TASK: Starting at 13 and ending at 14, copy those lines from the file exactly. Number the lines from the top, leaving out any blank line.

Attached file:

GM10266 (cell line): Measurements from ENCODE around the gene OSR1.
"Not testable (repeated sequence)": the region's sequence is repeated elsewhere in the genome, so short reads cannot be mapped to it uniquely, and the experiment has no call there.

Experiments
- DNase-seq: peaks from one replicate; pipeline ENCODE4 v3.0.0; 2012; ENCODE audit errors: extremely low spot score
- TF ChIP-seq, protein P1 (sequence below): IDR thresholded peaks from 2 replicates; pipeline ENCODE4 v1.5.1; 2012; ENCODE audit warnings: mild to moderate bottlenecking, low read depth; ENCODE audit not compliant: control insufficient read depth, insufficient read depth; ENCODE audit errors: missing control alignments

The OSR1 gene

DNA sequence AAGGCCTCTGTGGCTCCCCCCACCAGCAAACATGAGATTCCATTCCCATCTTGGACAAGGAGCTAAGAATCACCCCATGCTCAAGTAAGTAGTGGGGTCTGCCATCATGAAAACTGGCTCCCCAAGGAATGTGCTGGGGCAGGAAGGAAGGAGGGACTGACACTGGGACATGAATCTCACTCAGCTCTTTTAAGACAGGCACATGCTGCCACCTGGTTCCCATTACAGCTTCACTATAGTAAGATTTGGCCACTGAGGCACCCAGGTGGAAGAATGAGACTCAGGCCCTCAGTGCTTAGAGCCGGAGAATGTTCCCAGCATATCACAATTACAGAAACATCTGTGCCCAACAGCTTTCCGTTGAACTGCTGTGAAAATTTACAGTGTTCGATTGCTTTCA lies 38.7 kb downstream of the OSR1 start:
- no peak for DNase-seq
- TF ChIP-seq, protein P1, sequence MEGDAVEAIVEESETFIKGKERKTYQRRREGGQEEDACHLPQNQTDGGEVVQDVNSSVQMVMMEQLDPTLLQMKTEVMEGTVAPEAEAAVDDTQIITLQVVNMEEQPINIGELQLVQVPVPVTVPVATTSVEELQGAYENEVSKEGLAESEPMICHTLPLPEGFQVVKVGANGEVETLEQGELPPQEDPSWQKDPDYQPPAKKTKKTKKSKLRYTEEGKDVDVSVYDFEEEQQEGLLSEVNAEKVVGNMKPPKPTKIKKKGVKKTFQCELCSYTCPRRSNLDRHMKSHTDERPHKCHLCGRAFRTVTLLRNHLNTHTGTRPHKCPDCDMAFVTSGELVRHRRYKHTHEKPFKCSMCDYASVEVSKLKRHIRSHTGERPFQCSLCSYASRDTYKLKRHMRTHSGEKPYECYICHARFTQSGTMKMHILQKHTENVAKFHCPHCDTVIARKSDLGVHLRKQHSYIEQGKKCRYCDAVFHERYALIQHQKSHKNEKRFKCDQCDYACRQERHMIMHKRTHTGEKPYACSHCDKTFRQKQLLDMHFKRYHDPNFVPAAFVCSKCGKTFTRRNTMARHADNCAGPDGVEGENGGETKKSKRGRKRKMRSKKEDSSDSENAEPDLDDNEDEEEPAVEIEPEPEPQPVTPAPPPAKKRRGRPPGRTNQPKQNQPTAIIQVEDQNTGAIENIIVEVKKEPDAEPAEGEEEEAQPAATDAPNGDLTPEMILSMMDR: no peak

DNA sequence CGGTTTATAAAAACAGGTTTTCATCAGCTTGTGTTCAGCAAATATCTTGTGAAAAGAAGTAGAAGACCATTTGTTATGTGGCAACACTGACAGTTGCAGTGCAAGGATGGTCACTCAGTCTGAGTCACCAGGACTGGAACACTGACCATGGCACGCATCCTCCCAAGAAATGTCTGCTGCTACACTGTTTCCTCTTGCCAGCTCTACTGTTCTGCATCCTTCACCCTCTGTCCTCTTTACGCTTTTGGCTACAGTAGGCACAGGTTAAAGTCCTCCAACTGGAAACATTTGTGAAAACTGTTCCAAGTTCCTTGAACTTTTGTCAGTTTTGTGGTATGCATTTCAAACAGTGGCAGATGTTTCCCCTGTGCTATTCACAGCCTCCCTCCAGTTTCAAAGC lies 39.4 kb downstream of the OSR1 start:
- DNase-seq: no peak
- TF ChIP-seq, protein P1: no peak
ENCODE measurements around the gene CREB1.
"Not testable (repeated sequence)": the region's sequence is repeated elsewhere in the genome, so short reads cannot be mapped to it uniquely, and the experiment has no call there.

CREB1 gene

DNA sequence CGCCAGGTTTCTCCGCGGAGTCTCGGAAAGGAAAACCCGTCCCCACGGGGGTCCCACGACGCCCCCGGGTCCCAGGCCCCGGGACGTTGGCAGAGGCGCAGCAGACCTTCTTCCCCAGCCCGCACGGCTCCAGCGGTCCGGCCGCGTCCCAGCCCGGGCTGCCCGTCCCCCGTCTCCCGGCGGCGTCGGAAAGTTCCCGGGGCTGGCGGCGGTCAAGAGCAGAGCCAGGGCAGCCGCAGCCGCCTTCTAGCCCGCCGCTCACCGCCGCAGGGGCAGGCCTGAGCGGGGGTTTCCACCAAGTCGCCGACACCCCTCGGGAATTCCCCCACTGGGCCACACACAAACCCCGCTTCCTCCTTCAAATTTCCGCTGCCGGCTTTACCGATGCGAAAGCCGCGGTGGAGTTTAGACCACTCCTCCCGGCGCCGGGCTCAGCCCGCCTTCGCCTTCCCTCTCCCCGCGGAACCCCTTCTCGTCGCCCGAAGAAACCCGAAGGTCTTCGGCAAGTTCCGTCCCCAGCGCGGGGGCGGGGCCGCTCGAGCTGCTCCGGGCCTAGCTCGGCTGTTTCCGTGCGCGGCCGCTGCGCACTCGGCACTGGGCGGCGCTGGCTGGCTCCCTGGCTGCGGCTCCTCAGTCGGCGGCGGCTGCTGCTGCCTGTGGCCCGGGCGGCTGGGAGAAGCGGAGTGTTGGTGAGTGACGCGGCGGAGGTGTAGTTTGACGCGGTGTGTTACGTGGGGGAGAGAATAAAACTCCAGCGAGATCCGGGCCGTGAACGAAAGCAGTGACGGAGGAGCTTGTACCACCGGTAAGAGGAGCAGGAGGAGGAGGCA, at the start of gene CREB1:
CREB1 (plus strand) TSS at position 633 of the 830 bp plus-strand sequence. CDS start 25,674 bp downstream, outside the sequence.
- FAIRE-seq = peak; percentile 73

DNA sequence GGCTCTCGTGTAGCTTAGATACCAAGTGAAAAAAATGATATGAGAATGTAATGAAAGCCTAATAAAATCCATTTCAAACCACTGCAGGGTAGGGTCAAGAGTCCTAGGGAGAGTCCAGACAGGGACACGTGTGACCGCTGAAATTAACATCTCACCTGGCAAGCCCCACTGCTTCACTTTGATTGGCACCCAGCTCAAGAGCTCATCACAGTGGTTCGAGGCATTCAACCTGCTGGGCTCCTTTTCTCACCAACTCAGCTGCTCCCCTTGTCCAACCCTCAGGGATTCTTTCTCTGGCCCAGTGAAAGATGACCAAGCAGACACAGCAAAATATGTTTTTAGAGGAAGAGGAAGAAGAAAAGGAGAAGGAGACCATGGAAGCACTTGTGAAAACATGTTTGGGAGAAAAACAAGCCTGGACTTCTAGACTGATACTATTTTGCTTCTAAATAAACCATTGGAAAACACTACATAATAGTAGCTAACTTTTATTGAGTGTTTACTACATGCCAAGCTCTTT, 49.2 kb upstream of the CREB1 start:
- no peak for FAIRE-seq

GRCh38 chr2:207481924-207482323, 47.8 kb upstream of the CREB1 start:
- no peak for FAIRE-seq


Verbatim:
ENCODE measurements around the gene CREB1.
"Not testable (repeated sequence)": the region's sequence is repeated elsewhere in the genome, so short reads cannot be mapped to it uniquely, and the experiment has no call there.